Inhaled insulin for controlling blood glucose in patients with diabetes.

Silverman BL, Barnes CJ, Campaigne BN, Muchmore DB - Vasc Health Risk Manag (2007)

Summary of diabetes causes and progression. Diabetes represents a collection of disease processes involving progressive systemic loss of tissue sensitivity to insulin signaling and/or the loss of pancreatic β-cell number or function. Changes at the level of intracellular signaling include decreased expression of glucose transport proteins (GLUT4), decreased production of endothelial vasodilators (nitric oxide), increased intracellular oxidative stress (O2-), and release into the systemic circulation of pro-inflammatory (C-reactive protein, IL-6, TNFa) and coagulation (PAI-1, ICAM-1) mediators. These changes are both caused by and lead to decreased glucose absorption in several organs, increased levels of both circulating glucose (hyperglycemia) and non-esterified fatty acids (dyslipidemia), passive glucose diffusion into cells with unregulated glucose uptake, changes in vascular endothelial tone, and formation of atherosclerotic plaques. Glycosylation of intracellular and systemically circulating proteins, increased luminal fatty acid deposition, altered cellular metabolism, and increased clotting contribute to an increased risk for the microvascular and macrovascular risks associated with uncontrolled diabetes.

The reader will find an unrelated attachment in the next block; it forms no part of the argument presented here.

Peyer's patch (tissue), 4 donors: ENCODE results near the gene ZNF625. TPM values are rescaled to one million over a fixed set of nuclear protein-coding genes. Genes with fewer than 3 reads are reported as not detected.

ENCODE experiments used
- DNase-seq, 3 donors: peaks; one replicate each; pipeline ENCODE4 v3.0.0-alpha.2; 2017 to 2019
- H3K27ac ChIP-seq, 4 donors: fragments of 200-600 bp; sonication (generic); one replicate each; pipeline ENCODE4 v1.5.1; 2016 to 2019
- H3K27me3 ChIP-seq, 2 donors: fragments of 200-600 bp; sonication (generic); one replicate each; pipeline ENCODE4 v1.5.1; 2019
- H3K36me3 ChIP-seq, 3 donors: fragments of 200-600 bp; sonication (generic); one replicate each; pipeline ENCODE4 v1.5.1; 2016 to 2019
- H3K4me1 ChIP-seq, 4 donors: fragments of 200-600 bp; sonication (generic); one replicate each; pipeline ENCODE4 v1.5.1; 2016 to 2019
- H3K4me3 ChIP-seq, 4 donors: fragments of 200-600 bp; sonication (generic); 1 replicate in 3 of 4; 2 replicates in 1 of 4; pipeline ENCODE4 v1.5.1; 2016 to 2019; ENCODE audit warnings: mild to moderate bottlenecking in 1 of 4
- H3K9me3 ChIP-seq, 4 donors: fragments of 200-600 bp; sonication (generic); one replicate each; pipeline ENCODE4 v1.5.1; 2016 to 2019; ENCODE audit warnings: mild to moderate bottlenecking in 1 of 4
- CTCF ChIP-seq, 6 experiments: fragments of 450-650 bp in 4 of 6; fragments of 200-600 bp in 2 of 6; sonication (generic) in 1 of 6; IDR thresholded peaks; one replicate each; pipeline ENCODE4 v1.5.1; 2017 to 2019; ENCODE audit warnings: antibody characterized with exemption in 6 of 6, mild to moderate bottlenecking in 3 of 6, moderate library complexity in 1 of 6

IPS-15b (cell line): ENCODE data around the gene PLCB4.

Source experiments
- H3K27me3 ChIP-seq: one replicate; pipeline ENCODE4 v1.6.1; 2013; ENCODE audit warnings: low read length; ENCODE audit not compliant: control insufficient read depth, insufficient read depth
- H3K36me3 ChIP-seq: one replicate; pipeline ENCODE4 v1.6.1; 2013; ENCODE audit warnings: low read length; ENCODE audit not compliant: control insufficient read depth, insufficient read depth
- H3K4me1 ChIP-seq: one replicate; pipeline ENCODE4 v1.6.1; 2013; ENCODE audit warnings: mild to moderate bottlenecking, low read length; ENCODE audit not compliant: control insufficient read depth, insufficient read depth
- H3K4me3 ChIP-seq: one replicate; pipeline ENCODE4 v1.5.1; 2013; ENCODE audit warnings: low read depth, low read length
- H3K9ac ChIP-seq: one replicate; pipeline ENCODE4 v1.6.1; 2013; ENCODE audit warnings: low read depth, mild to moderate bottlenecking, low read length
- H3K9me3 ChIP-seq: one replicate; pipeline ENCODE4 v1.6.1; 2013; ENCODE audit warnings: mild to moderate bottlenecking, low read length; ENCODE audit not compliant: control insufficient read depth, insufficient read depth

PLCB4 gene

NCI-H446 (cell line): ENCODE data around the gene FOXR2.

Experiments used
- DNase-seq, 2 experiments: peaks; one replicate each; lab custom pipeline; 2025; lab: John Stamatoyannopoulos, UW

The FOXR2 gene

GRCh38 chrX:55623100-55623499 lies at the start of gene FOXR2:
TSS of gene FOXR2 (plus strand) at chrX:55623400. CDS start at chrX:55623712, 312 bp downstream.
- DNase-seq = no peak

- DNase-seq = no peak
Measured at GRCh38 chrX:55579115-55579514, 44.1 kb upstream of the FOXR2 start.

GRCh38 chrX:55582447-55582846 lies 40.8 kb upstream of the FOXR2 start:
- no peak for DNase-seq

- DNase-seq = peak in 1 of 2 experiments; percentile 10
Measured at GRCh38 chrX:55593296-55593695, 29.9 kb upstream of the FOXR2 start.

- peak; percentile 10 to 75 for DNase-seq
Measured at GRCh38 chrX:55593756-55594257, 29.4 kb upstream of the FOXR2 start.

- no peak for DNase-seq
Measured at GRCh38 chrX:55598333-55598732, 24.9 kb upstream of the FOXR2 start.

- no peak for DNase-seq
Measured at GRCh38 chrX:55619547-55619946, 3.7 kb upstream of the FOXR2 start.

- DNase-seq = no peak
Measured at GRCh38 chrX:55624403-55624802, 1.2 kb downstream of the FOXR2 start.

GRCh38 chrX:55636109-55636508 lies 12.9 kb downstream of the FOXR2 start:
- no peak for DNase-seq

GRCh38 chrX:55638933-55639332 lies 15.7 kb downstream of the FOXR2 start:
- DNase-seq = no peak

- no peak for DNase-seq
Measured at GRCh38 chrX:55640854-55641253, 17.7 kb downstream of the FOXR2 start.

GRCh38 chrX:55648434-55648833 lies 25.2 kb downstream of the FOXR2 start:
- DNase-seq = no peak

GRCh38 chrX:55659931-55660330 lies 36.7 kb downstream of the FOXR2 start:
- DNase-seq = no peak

© Copyright Policy
Related In: Results  -  Collection